Islamic women are powerful ladies drawing on powerful mythological sources. My favorite is Shirin Neshat (1957-), from Iran. I just watched a film directed by her, Women without Men, which is available through Netflix. The surrealistic film is based on a surrealistic novella by Shahrnush Parsipur (translation available from Syracuse University Press, 1998)
Neshat’s story is about four women living in 1953 when a coup ousted the President Mohammed Mosaddeq in favor of Mohammad Reza Shah Pahlavi. (In case you haven’t heard of Mosaddeq, and I had to look him up, he was an elected leader in Iran, who the CIA and the British intelligence deposed, putting in the Shah of Iran with his repressive reign. And that is only one of the reasons the people in the Middle East are angry at the U.S. and Britain.)
One woman is a communist; one is a prostitute; one an older women who had been a singer, but her husband didn’t allow her to sing; and the last is a woman who is concerned about the importance of virginity.
Farrok, the older woman, leaves her husband and buys a house with a garden. In Islam, heaven is perceived as a garden so in a sense she creates a heaven for women to which the other three women come. The surrealistic scenes of the garden are eerie and breathtaking. It is both a political film, representing anger against the U.S. and Britain, and a mythological film, delving into the depths of women’s souls as they attempt to actualize themselves withn this sacred space.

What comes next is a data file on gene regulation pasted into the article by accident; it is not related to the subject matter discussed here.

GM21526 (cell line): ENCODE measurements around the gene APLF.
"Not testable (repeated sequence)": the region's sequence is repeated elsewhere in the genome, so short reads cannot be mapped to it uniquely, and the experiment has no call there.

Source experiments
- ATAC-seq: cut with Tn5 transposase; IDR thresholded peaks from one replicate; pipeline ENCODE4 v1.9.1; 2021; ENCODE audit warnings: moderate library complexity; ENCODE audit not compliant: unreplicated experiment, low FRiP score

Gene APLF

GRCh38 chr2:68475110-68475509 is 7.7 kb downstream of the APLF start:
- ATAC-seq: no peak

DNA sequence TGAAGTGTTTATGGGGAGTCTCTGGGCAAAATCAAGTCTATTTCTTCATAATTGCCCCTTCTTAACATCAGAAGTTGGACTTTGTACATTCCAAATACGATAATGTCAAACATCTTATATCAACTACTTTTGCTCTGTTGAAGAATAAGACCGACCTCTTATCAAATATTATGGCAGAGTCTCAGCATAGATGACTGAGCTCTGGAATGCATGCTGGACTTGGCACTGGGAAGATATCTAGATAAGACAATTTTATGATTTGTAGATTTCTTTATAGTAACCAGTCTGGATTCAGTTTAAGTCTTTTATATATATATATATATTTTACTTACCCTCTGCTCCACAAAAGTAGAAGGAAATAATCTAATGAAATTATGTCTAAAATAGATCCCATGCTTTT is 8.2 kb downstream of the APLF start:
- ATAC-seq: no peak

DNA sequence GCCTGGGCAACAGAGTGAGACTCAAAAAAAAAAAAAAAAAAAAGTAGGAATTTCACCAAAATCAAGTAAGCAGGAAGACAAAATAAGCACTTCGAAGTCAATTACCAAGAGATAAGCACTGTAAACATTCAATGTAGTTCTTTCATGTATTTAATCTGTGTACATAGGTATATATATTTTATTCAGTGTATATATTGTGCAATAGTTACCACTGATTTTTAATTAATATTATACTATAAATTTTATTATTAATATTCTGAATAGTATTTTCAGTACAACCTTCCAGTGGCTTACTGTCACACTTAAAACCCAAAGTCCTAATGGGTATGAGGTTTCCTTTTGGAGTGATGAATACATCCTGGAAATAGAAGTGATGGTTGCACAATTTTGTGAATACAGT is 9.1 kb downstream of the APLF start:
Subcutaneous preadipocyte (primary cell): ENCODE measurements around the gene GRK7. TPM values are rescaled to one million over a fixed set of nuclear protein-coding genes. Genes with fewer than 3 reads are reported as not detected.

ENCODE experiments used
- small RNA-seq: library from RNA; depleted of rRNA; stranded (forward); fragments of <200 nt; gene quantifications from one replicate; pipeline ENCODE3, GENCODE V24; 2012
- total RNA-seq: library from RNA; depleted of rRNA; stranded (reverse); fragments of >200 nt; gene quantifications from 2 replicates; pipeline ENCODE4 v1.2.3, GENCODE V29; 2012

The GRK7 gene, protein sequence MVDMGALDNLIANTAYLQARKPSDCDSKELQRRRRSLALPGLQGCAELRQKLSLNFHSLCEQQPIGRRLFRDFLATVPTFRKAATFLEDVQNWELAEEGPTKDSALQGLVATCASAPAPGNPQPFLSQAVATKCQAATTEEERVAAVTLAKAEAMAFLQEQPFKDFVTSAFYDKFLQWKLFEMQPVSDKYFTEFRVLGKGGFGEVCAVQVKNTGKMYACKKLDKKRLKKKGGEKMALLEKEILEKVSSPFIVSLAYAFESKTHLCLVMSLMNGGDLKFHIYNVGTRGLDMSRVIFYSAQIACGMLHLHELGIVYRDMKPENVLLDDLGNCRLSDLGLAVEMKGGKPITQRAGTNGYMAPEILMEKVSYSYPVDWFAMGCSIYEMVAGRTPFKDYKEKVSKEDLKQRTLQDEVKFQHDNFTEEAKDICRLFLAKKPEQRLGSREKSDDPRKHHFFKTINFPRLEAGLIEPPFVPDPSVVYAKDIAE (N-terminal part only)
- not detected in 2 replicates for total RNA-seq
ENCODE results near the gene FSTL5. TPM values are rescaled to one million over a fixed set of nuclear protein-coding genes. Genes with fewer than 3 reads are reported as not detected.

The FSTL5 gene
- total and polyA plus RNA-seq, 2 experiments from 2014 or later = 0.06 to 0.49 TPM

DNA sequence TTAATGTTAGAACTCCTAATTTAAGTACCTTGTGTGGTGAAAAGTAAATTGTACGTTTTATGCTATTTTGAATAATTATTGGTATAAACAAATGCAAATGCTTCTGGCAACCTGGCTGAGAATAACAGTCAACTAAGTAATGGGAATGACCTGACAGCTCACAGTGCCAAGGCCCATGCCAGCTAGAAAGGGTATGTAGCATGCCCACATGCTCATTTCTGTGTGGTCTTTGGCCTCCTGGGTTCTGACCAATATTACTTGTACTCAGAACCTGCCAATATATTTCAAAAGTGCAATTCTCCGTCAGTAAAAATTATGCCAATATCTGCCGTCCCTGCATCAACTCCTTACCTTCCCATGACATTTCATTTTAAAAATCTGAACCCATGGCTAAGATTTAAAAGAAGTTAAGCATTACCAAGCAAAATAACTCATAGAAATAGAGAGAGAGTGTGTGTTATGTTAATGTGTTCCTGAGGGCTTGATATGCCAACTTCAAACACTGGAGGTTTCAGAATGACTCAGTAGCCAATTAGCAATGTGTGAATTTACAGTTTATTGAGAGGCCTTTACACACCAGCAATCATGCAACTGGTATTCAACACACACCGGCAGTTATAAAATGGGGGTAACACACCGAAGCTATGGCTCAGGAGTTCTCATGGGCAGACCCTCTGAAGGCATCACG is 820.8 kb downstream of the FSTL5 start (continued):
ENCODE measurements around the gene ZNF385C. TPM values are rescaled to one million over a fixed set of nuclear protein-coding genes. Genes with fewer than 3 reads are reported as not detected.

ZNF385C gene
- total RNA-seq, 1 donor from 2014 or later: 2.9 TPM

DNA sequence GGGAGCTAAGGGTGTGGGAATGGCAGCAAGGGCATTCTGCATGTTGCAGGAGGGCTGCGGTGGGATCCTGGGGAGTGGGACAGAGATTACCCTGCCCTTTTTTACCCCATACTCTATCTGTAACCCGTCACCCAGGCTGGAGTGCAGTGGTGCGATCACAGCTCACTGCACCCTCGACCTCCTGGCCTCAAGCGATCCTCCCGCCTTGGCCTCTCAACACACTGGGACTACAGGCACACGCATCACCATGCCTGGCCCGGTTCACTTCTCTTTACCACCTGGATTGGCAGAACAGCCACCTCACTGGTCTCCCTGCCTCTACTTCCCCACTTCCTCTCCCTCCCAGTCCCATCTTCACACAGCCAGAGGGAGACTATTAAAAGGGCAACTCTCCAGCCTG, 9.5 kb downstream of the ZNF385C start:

Shirin Neshat's art is disturbing as it focuses on conflicting issues in the reader's mind regarding politics and Islam." Shirin Neshat has been famous in the West for a number of years for her photography and art films. In her photographs she juxtaposes the words of the Qur'an with guns. One of my favorites, "Faceless", shows a young women with Qur'anic calligraphy painted on her face and arms, with a chador on, pointing a gun at the camera. One sees the woman’s gracious face, the malignant gun, the covering chador, then under the chador the words of the Qur'an which illuminate Islam. Is it positive or negative? One doesn’t know, but it is disturbing, both as a statement on violence and a statement on women’s rights.
Her first art film, Turbulent, also juxtaposes two images one on each side of the gallery. On one side, a male singer, singing a love song by Rumi to a large audience, is contrasted with, on the other side, a female singer, singing her own composition to an empty set of seats.
In all her work, she digs at the roots of cultural perceptions on women and women’s perceptions of themselves. Her work is as groundbreaking as that of Judy Chicago and Cindy Sherman, going beyond the symbols those artists played with, to the inner mythological working of women’s mind.
(Shirin Neshat. Carta: Museo d'Arte Contemporanea Milan, 2002)
P. G. Misty Sheehan has been a UU for 35 years and has worked on Women and Religion since 1979. She teaches philosphy and religion at Northwestern Michigan College, including a course on Women's Spirituallity.